Mr. Speaker, it is quite true that the Constitution sets out the areas of jurisdiction. The problem with Canadian federalism, however, is that the Prime Minister has this incredible propensity for getting into areas of jurisdiction that do not belong to him. That is the problem.

The throne speech indicated that the government will not use its spending power without the approval of a majority of the provinces in a given sector.

Would the Prime Minister confirm that, if the majority of the provinces joined forces to ask the federal government to intervene in an area of provincial jurisdiction such as education, Quebec could opt out with full compensation only if it complied with the national standards set by the majority of the provinces asking the federal government to intervene in this area?

First Ministers' ConferenceOral Question Period

2:20 p.m.

Saint-Maurice Québec

Liberal

Jean Chrétien LiberalPrime Minister

Mr. Speaker, first of all, the question is purely hypothetical. There is no question of any intervention in the field of education at the moment. However, I think the federal government's statement is very clear.

We have said we have no intention of interfering in areas of exclusive provincial jurisdiction without the consent of the majority of the provinces. Moreover, the provinces have the right to withdraw if they wish. Obviously the matter of compensation would be negotiated if we ever got to that point.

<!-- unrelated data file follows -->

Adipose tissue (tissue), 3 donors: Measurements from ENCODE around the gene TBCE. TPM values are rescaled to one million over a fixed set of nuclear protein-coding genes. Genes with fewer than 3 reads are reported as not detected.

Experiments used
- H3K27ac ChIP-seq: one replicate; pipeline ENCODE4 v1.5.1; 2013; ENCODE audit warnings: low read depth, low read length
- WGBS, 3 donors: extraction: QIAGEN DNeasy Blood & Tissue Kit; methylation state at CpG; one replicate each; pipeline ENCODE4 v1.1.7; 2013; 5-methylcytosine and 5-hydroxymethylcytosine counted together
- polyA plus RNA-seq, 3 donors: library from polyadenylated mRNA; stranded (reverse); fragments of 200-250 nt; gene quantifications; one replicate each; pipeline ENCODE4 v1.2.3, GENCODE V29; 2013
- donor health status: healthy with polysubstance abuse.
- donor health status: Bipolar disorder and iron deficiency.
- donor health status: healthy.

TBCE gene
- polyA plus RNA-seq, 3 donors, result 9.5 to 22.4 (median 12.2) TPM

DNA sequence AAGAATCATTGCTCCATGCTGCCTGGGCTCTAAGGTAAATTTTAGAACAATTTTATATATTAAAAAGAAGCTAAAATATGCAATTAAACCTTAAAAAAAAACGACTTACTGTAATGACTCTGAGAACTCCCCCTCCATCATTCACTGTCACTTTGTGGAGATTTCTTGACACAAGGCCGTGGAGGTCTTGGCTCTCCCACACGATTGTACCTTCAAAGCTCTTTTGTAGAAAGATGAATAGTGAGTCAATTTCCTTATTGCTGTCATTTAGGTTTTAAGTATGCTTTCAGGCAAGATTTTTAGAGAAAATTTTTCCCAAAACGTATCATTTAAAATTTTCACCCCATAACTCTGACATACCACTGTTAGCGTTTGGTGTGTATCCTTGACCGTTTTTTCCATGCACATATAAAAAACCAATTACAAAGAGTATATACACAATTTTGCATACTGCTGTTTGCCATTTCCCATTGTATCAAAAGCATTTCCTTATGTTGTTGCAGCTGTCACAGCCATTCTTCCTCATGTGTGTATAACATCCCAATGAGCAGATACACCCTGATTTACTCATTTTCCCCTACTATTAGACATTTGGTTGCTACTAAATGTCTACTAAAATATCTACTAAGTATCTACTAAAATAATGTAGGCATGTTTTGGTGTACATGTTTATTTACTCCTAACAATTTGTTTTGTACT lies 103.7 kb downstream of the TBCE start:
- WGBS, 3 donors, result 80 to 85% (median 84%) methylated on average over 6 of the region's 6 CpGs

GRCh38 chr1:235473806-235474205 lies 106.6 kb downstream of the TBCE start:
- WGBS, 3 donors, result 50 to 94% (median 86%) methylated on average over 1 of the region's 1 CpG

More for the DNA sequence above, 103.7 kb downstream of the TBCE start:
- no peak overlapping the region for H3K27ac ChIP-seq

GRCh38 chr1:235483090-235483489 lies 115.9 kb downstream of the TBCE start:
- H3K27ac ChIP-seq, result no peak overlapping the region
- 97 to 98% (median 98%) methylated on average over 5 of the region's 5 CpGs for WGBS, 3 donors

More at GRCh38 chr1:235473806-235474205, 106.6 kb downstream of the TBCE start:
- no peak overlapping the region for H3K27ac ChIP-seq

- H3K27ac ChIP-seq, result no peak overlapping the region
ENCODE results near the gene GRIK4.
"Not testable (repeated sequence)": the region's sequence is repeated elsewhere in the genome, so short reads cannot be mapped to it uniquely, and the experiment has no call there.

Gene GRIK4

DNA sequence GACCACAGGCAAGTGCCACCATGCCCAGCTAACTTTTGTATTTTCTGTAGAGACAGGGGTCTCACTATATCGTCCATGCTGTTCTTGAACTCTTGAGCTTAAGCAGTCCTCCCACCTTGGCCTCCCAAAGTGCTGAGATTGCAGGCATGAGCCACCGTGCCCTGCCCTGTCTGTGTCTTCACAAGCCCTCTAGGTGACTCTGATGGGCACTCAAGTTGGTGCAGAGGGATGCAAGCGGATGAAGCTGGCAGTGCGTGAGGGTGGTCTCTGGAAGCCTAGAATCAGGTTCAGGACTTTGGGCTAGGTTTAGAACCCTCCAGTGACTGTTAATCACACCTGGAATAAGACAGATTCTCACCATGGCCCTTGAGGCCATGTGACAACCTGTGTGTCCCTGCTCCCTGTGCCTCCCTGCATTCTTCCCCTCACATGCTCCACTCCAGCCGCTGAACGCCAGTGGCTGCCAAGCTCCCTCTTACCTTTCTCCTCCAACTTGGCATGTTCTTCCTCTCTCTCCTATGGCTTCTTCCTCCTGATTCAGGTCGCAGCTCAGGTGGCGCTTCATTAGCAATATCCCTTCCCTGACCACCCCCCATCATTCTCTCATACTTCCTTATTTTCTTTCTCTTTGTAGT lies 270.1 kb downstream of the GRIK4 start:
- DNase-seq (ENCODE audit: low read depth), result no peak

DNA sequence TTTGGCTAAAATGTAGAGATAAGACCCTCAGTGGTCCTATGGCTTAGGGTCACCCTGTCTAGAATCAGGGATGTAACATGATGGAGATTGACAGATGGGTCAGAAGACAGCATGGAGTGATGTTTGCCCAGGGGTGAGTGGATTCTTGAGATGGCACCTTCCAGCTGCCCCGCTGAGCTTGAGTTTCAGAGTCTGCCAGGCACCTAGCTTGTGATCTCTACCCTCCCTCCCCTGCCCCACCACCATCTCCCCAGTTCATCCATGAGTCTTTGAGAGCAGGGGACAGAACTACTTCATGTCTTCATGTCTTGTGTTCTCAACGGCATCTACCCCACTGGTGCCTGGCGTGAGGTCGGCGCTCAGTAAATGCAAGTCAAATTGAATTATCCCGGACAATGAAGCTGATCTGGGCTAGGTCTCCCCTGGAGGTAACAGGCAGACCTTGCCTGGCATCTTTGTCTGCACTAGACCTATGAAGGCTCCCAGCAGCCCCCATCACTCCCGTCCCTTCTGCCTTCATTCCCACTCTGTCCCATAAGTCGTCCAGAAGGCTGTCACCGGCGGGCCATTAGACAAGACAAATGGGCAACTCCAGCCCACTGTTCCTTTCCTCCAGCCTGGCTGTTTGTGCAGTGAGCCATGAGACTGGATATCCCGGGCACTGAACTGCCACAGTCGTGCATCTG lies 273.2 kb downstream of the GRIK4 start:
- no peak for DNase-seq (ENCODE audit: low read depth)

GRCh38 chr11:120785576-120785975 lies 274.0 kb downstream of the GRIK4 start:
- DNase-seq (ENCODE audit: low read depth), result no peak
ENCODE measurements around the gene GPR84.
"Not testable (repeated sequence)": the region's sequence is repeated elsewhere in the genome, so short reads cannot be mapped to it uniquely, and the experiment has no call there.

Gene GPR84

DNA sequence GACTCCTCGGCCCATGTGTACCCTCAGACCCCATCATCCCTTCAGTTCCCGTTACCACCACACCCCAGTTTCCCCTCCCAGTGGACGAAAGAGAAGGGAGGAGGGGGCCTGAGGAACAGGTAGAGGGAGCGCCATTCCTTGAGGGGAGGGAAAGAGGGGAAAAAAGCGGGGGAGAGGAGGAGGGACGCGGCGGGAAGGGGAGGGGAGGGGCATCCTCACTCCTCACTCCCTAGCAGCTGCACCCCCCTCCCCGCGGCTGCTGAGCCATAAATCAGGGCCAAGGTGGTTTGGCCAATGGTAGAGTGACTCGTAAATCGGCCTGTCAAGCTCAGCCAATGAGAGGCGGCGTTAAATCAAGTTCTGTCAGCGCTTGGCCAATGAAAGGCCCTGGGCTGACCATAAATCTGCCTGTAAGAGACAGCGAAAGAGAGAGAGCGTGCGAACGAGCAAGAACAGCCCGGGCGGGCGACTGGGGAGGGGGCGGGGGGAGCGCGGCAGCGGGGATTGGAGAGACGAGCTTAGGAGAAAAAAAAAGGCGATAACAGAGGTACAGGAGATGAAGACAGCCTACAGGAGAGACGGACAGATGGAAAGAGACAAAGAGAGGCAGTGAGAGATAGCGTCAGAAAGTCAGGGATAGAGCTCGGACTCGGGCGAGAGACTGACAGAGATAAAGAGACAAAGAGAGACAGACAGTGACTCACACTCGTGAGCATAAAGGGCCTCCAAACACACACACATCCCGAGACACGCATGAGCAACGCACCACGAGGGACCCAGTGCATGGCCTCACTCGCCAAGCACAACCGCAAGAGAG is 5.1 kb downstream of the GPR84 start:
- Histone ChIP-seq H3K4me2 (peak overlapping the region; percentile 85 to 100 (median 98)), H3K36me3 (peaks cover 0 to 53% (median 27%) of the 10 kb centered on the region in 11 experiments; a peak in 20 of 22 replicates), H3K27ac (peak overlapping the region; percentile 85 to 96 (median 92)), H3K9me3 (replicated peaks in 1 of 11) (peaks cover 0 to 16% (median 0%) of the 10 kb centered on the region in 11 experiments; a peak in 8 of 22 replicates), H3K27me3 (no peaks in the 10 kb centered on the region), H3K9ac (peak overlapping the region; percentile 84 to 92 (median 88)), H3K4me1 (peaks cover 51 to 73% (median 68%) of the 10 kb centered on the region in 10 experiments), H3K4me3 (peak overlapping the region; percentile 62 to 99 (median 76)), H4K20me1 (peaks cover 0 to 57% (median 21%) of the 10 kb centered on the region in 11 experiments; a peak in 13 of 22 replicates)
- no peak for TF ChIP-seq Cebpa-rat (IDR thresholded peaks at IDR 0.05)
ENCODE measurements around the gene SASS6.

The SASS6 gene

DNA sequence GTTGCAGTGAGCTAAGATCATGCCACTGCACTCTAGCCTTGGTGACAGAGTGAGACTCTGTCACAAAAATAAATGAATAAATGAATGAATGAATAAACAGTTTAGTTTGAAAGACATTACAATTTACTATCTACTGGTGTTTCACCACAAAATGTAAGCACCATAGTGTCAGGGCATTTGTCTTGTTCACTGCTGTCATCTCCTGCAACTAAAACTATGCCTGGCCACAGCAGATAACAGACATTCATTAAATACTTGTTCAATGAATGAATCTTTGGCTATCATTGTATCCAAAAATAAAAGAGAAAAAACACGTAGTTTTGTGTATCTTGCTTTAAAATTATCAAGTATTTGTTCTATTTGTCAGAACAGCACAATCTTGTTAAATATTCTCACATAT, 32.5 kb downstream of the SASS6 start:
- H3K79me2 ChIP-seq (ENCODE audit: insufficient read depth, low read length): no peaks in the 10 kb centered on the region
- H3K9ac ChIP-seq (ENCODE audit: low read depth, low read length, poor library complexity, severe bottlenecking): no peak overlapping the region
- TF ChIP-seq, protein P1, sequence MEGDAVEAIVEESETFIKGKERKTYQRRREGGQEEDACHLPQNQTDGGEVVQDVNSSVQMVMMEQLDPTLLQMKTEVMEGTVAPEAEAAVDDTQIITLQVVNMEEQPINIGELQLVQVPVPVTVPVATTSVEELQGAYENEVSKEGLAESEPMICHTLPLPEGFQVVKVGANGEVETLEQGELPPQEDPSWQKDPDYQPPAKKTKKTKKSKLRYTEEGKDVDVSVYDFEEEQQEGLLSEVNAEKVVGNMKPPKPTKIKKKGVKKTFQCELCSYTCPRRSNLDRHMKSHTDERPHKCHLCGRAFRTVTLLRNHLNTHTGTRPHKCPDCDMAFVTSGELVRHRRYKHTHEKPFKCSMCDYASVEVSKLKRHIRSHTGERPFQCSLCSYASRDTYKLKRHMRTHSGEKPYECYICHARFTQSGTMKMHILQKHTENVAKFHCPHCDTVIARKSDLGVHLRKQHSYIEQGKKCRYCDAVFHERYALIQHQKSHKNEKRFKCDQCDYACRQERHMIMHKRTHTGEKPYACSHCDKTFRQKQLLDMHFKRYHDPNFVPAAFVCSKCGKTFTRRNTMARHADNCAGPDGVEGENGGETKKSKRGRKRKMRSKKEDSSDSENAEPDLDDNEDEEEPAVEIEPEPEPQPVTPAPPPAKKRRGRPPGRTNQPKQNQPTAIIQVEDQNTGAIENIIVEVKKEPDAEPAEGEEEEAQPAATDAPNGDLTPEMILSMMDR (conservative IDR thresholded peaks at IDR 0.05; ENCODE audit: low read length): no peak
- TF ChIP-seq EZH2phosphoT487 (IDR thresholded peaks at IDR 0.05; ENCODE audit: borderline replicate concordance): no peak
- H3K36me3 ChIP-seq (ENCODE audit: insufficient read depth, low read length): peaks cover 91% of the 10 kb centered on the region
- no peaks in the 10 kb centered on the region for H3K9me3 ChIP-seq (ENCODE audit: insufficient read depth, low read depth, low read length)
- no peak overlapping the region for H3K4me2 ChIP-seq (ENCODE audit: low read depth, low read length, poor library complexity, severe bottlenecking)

At the moment, it is out of the question. We have said we do not want to do it any more. We will focus on our own programs and manage them well so we can ask the provinces to do the same in their jurisdictions.

Social ProgramsOral Question Period

2:20 p.m.

Bloc

Michel Bellehumeur Bloc Berthier—Montcalm, QC

Mr. Speaker, yesterday, at a press conference on the occasion of his speech to the Ottawa-Carleton Economic Development Corporation, the Prime Minister expressed an interest in the creation of a national program jointly administered by the federal and provincial governments and aimed at improving the situation of disadvantaged children. Members will recall that this program was inspired by the work of the Ministerial Council on Social Policy Reform.

Will the Prime Minister confirm that this is an unprecedented centralizing offensive, with the federal government attempting to disguise under noble intentions a desire to grab control of all social problems, which are administered by the provinces and come under their exclusive jurisdiction?

Social ProgramsOral Question Period

2:20 p.m.

Saint-Maurice Québec

Liberal

Jean Chrétien LiberalPrime Minister

Mr. Speaker, through tax incentives, the federal government assists in this area, and this was announced in the budget.

I think the Minister of Finance has improved the system so as to use the taxation system to help the children of disadvantaged families who are at risk. This we have been doing for some time. The provincial governments have a similar system. They are asking if there might not be a possibility of our working together. This request originated with the provinces and I am prepared to sit down with provincial representatives.

As you know, Bloc Quebecois members love to rant and rave in front of an audience, but they ought to know that it was the provinces which asked the federal government for this. If they do not want us to talk about it, I think the losers will be the disadvantaged children of Canada.